Drexel police serve as 'extra layer' of security at Penn
Drexel's patrol zone extends from 30th to 36th Street, overlapping Penn's campus along Chestnut and Market Streets
February 7, 2013, 7:04 pm·
Penn students wandering through Hill Field have two university police forces watching for their safety.
The Drexel University Police Department — which was recognized by the Pennsylvania Attorney General’s Office in 2008 — works with Penn’s Division of Public Safety in a number of areas and initiatives.
“Drexel provides an extra layer of police coverage in the northern boundary” of Penn’s patrol zone, DPS Vice President for Public Safety Maureen Rush said.
The Drexel Police patrol zone — which started providing 24-hour enforcement on campus in 2010 — extends from 30th to 36th Street, and from Spring Garden Street to Chestnut Street, giving several square blocks of Penn’s campus along Chestnut and Market Streets extra enforcement.
“Our relationship with Penn has always been strong,” Drexel’s Vice President of Public Safety Domenic Ceccanecchio said. He was the former director of Security and Technical Services at DPS until October 2007 when he left to help Drexel found their police force.
One of the initiatives Penn and Drexel have undertaken together is the future sharing of closed-circuit television cameras between the two departments. At areas around Chestnut and Market streets, where the two universities’ patrol zones overlap, there are plans to begin letting each department’s communication center see the other’s cameras.
While Drexel will be able to see images from the Penn-owned cameras in that vicinity, they will not be able to operate them, according to Rush.
The departments can currently communicate through radio on a common channel.
According to Rush, this is an ability that remains unusual among neighboring police forces. “Interoperability between radios between two police departments is still rare across the country,” she said.
In addition, the backup Communications Center that is close to opening is a partnership between DPS and Drexel Police.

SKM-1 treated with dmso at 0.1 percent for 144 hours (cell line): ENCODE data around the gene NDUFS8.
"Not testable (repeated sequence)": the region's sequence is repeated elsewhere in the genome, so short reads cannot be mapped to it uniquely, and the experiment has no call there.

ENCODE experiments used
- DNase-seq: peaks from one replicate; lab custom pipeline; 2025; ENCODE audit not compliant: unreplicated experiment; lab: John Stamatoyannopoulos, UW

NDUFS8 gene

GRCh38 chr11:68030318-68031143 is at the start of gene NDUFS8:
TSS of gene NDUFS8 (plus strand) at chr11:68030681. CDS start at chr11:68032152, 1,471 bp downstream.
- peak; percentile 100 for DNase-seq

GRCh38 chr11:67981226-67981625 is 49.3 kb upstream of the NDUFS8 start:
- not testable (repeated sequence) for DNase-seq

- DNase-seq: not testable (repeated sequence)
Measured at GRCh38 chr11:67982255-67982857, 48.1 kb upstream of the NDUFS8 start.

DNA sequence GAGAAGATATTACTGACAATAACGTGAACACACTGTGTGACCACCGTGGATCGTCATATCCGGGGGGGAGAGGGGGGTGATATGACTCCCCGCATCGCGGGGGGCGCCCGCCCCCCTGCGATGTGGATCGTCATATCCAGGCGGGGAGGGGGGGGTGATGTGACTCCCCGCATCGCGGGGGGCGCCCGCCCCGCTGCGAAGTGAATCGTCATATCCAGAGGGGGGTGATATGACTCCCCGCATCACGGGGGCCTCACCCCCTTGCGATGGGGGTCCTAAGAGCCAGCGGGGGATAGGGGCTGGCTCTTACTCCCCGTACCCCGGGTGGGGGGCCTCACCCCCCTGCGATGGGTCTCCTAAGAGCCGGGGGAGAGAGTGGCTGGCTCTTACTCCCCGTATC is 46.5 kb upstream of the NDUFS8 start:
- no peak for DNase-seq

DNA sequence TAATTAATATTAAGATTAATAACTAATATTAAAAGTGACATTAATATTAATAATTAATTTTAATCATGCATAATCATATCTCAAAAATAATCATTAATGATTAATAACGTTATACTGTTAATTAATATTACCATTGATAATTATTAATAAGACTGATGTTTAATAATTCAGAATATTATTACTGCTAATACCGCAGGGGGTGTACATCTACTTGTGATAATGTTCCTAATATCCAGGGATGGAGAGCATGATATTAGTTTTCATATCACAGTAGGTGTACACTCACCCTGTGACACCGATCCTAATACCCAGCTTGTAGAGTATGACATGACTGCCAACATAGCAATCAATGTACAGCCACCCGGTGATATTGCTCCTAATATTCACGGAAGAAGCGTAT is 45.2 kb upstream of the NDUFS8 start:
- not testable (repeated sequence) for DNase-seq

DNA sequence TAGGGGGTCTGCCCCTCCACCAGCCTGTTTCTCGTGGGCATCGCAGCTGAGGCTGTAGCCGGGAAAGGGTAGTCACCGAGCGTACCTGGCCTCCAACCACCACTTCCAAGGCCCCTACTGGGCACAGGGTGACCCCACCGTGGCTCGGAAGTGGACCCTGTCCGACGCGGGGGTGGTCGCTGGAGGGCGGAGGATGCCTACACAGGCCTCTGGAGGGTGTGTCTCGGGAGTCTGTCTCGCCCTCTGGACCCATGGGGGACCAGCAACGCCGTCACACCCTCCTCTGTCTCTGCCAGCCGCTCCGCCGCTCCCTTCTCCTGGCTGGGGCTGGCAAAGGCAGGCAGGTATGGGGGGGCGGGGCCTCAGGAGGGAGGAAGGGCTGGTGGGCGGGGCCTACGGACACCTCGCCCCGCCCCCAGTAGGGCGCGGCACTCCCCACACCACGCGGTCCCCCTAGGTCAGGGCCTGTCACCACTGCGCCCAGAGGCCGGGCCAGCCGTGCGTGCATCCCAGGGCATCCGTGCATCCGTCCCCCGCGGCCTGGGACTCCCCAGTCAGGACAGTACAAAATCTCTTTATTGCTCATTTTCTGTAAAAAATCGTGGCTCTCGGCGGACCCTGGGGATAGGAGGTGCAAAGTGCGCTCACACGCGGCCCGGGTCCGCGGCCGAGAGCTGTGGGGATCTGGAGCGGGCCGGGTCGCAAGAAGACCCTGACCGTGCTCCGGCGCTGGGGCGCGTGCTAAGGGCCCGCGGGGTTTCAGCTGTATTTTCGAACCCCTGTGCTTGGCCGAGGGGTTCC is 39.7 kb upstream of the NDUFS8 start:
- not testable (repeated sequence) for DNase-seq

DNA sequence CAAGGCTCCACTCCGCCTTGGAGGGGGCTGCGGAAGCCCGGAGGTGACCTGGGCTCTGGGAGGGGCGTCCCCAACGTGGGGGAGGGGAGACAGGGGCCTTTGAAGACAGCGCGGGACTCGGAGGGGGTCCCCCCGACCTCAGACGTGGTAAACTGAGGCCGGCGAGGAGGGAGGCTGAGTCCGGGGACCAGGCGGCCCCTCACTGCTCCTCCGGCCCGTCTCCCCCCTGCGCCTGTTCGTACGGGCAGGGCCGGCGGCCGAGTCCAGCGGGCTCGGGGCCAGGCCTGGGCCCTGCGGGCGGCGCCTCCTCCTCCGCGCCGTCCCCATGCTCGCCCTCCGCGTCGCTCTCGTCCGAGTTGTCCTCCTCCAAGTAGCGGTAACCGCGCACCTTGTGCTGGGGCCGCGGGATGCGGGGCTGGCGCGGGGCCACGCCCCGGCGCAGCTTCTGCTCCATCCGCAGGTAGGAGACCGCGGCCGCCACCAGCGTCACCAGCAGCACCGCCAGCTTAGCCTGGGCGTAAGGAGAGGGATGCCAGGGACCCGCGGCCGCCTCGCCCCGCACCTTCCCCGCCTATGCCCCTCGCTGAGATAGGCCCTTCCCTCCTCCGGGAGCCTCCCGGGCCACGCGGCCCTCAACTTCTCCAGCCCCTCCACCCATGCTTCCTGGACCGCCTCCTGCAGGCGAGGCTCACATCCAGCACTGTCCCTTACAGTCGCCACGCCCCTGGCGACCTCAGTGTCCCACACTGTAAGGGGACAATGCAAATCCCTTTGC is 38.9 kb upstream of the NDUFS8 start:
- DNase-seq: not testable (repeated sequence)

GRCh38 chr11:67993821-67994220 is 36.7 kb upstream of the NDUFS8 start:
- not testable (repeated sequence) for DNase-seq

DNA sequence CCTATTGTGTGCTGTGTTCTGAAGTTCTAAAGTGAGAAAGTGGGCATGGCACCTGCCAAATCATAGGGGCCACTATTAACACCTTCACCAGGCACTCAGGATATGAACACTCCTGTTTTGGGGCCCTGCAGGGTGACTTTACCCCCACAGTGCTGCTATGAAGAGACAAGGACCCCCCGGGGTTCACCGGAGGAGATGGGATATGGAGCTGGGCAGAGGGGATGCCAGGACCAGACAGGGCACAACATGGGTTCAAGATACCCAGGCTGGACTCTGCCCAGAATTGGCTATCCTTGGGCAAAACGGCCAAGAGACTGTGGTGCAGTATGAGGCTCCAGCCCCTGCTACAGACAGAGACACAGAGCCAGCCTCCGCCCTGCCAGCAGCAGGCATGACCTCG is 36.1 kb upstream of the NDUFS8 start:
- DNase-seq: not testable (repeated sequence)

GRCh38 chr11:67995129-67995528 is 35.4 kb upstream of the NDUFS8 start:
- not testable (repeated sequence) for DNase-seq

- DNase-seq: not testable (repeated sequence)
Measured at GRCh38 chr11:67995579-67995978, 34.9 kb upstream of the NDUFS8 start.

DPS has also jointly gone through active shooter training with Drexel and the Philadelphia Police Department. With the patrol zones so close to one another, coordination is crucial, according to Ceccanecchio.
“God forbid there’s an active shooter. But, in the event that there is, no one can anticipate who will be the first officer on the scene,” he said. “Police officers must respond cohesively as a team.”
Rush echoed Ceccanecchio’s thoughts. “If there was some large incident, we’d be there to help, and vice versa.”
The policing of Penn’s campus is also strengthened by the presence of some PPD officers in the area, on top of the Drexel police officers, Rush said.
One aspect of the departments’ relationship involves police officers “backing each other up and going in on jobs together,” according to Rush.
DPS, Drexel Police and PPD are involved in weekly meetings together where they discuss trends and strategies related to crime in University City.
Drexel also attends the monthly University City Public Safety Group meeting which is held at DPS. Approximately 40 people attend each meeting from a variety of organizations, including PPD, the Federal Bureau of Investigation, the city District Attorney’s office and police departments of groups like Amtrak, SEPTA and Philadelphia schools.
At the monthly meeting, “intelligence sharing and crime trends,” as well as emergency preparedness issues, are discussed.
Rush and Ceccanecchio both see the combination of all nearby police departments as being crucial to safety. According to Ceccanecchio, “When we apply practices jointly, it becomes the cornerstone of protecting University City.”